The Latest on the Best: Essays on Evolution and Optimality : Conference on Evolution and Information : Papers
John Dupré (ed.)
MIT Press (1987)
AbstractControversies about optimality models and adaptationist methodologies have animated the discussions of evolutionary theory in recent years. The sociobiologists, following the lead of E. O. Wilson, have argued that if Darwinian natural selection can be reliably expected to produce the best possible type of organism - one that optimizes the value of its genetic contribution to future generations - then evolution becomes a powerfully predictive theory as well as an explanatory one. The enthusiastic claims of the sociobiologists for the predictability and applicability that the optimalist approach engenders have been met with severe criticism by Richard C. Lewontin, Stephen Jay Gould, and other biologists and philosophers of biology. These original essays take up both sides of the controversy over the role of optimality models in evolutionary biology, providing a refreshingly insightful and balanced discussion of optimality issues by an interdisciplinary group of leading philosophers of biology, biologists, psychologists, anthropologists, and an economist. They focus on the current state of adaptationist and optimalist methodology in evolutionary theory, and on the possibility of extending such methodology to the human sciences, especially those of psychology and anthropology. Introduction / John Dupre -- Part 1. Methodological questions. Simple models of complex phenomena: the case of cultural evolution / Peter J. Richerson and Robert Boyd -- Natural selection and the null hypothesis / John Beatty -- Why not the best? / Philip Kitcher -- Part 2. Evolution and optimality. What is adaptationism? / Elliot Sober -- How to model evolution / John Maynard Smith -- Comments on Maynard Smith’s "How to Model Evolution" / Elliot Sober -- Reply to Sober / John Maynard Smith -- The shape of optimality / Richard C. Lewontin -- Part 3. Applications. Evolutionary ecology and the optimality assumption / John M. Emlen -- Optimality theory and behavior / John E.R. Staddon -- Part 4. Applications to human behavior. Optimization theory in anthropology: applications and critiques / Eric Alden Smith -- Evolution of a mesh between principles of the mind and regularities of the world / Roger N. Shepard -- From evolution to behavior: evolutionary psychology as the missing link / Leda Cosmides and John Tooby -- On the emotions as guarantors of threats and promises / Jack Hirschleifer -- Human kinds / John Dupre.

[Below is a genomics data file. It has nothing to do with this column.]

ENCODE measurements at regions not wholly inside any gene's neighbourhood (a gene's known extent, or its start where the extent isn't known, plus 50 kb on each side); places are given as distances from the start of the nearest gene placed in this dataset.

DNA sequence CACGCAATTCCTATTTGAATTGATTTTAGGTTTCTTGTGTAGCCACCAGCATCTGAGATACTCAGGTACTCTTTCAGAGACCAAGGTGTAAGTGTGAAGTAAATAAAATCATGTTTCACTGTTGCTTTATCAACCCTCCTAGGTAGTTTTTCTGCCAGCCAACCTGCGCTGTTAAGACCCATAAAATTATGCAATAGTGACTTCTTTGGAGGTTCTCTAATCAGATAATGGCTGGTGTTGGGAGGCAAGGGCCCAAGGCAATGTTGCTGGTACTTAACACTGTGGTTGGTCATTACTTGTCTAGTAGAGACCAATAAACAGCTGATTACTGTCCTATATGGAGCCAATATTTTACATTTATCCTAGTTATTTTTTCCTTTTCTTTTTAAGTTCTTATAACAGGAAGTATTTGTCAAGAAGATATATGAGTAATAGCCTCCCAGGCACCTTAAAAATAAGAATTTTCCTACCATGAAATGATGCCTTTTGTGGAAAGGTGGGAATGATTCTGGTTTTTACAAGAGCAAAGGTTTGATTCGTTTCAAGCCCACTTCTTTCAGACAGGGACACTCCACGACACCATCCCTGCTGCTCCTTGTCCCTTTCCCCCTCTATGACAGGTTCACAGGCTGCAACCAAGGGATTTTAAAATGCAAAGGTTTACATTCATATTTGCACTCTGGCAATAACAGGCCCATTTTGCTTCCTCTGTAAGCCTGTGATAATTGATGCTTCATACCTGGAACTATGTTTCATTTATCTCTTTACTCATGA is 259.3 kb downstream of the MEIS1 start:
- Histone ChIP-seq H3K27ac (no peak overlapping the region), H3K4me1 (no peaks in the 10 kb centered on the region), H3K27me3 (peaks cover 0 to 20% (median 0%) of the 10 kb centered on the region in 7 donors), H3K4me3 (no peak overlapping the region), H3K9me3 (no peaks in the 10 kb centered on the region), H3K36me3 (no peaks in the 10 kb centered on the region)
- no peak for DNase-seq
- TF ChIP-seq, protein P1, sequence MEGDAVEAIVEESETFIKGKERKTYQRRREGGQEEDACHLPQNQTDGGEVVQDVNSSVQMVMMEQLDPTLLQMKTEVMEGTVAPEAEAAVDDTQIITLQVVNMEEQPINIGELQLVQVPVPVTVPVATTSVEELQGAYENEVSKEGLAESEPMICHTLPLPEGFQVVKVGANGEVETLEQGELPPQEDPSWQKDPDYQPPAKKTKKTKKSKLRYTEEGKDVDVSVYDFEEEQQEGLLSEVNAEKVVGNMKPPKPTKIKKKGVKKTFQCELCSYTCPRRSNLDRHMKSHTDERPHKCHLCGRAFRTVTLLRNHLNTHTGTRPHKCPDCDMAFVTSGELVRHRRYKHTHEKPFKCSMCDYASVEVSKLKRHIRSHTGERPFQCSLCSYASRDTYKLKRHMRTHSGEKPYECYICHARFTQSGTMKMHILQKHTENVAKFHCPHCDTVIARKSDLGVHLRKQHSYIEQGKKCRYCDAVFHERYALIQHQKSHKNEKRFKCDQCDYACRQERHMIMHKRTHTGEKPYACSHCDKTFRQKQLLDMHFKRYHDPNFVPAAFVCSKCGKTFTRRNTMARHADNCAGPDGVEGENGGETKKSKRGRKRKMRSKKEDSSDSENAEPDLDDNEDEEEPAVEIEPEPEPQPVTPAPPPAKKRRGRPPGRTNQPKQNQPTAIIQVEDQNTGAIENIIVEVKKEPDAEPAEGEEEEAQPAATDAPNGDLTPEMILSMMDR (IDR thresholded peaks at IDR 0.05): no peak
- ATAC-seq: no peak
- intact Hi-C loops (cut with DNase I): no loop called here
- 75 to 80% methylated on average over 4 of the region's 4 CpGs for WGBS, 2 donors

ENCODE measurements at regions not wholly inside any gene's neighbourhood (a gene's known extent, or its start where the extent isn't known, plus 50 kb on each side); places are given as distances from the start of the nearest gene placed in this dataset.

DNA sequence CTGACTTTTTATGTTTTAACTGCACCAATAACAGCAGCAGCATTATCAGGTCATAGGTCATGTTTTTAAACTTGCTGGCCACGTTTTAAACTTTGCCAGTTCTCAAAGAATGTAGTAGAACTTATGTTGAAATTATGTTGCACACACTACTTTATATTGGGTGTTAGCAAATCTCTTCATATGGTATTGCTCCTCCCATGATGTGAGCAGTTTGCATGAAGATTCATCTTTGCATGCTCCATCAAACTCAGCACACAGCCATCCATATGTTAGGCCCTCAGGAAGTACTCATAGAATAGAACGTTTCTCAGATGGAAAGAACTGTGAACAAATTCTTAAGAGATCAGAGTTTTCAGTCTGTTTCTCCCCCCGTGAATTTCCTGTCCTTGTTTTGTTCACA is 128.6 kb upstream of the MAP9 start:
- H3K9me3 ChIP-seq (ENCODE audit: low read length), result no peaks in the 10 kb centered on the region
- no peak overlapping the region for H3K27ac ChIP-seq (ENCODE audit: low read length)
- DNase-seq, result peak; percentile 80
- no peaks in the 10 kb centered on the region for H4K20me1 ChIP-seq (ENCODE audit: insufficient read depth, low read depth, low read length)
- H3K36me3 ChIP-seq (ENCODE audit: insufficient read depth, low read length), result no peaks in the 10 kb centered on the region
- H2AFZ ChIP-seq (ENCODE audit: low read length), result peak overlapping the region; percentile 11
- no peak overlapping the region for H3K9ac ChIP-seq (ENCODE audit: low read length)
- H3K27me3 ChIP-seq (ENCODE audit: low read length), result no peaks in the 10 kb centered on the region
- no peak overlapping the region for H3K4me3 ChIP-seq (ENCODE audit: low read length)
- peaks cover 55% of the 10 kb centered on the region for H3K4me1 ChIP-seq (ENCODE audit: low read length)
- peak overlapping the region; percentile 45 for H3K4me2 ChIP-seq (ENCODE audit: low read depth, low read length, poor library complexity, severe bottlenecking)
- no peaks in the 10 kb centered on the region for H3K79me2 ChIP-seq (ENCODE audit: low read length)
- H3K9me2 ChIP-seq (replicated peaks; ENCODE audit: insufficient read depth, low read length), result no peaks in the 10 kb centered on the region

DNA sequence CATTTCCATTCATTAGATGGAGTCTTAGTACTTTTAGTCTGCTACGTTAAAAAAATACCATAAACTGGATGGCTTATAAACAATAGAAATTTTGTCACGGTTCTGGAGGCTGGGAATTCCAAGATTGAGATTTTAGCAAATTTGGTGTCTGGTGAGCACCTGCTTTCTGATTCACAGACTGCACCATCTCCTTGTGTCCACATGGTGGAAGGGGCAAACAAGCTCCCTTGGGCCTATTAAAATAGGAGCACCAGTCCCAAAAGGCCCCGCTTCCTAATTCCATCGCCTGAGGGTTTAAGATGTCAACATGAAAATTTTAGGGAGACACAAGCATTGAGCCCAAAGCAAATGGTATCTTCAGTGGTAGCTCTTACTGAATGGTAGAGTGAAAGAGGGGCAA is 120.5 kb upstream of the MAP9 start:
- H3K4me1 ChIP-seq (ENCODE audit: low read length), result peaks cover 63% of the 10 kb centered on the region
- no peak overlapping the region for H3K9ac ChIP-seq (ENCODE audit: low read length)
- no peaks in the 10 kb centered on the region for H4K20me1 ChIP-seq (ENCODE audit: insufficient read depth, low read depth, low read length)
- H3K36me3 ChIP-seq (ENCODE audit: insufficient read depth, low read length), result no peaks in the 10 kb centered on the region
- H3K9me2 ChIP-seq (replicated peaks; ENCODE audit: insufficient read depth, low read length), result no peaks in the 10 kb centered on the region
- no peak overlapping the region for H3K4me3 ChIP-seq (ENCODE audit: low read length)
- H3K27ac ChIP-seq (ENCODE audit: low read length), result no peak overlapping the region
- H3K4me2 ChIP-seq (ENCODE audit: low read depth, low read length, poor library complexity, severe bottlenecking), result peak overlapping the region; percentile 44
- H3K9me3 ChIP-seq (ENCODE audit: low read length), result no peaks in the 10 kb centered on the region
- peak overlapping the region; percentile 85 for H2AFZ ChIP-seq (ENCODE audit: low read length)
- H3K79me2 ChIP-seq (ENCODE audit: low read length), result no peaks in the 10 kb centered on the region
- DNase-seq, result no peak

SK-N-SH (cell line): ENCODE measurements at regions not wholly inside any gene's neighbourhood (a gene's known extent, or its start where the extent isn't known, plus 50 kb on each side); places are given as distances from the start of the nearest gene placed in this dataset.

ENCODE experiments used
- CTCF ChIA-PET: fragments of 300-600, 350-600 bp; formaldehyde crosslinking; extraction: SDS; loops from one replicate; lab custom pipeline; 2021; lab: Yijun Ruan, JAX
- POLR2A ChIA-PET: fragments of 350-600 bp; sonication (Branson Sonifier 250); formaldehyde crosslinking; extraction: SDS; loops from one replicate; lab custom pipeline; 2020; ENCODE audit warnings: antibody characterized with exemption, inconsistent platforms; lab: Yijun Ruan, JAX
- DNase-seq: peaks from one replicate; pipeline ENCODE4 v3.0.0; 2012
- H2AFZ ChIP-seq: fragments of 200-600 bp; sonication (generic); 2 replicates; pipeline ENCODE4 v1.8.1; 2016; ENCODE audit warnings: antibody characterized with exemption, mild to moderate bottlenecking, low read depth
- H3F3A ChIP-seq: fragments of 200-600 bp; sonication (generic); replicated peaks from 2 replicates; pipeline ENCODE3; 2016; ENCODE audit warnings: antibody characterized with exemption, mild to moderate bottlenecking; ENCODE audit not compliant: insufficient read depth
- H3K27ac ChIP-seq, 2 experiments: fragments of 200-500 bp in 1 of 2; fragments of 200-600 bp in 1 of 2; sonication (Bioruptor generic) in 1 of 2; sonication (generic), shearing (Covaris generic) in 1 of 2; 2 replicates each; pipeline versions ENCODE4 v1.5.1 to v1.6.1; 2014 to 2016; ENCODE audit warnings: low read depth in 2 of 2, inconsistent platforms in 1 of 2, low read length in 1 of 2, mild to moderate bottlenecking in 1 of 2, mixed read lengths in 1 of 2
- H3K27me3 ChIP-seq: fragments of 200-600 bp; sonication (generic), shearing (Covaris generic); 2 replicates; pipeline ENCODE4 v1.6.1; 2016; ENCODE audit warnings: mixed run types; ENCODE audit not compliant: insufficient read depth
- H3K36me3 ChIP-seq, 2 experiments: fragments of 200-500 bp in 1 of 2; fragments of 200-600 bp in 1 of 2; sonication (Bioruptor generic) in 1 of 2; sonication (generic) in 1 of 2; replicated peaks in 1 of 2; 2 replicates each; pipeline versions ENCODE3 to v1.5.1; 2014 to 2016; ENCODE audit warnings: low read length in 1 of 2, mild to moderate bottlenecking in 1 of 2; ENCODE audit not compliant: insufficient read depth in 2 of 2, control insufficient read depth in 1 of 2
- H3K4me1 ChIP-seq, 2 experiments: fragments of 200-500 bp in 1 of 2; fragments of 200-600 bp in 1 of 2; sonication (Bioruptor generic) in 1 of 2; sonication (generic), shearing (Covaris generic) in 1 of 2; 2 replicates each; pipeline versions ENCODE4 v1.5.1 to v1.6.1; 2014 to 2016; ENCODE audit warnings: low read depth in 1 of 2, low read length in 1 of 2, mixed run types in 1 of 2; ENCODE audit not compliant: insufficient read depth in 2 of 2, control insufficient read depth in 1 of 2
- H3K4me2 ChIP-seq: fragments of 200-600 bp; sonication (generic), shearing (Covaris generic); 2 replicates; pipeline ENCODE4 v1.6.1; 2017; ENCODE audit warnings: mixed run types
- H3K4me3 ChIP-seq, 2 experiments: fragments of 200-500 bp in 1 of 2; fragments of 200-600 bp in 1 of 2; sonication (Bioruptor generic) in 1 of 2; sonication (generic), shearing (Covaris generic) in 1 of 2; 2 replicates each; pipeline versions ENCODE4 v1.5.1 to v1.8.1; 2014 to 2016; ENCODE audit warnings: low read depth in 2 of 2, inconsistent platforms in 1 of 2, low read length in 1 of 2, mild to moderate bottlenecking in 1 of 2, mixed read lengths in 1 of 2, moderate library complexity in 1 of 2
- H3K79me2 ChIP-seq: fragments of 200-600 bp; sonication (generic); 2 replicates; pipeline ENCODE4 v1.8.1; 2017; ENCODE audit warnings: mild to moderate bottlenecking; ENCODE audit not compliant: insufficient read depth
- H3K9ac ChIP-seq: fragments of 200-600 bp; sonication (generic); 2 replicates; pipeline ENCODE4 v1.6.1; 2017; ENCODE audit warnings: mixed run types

Evolution of a mesh between principles of the mind and regularities of the world. Dupré, J., Ed.R. N. Shephard
Similar books and articles
What is the Gene Trying to Do?Warren J. Ewens - 2011 - British Journal for the Philosophy of Science 62 (1):155-176.
The Latest on the Best: Essays on Evolution and Optimality John Dupré, directeur de la publication Cambridge, MA, MIT Press, 1987, xiv, 359 p., 27,50 $. [REVIEW]Pierre Blackburn - 1992 - Dialogue 31 (1):135-.
Optimality modeling in a suboptimal world.Angela Potochnik - 2009 - Biology and Philosophy 24 (2):183-197.
Optimierung und ökonomisierung im kontext Von evolutionstheorie und phylogenetischer rekonstruktion.Klaus Bonik, Wolfgang Friedrich Gutmann & D. Stefan Peters - 1977 - Acta Biotheoretica 26 (2):75-119.
Explanatory independence and epistemic interdependence: A case study of the optimality approach.Angela Potochnik - 2010 - British Journal for the Philosophy of Science 61 (1):213-233.
Optimal-design models and the strategy of model building in evolutionary biology.John Beatty - 1980 - Philosophy of Science 47 (4):532-561.
Optimality modeling and explanatory generality.Angela Potochnik - 2007 - Philosophy of Science 74 (5):680-691.
Evolution: The Disguised Friend of Faith?: Selected Essays.Arthur Peacocke - 2004 - Templeton Foundation Press.
From evolution to behavior: Evolutionary psychology as the missing link.Leda Cosmides & John Tooby - 1987 - In John Dupre (ed.), The Latest on the Best: Essays on Evolution and Optimality. MIT Press.
Added to PP
Historical graph of downloads
Citations of this work
The evolutionary psychology of men's coercive sexuality.Randy Thornhill & Nancy Wilmsen Thornhill - 1992 - Behavioral and Brain Sciences 15 (2):363-375.
Evolutionary psychology and the massive modularity hypothesis.Richard Samuels - 1998 - British Journal for the Philosophy of Science 49 (4):575-602.
Cognitive systems for revenge and forgiveness.Michael E. McCullough, Robert Kurzban & Benjamin A. Tabak - 2013 - Behavioral and Brain Sciences 36 (1):1-15.
References found in this work
No references found.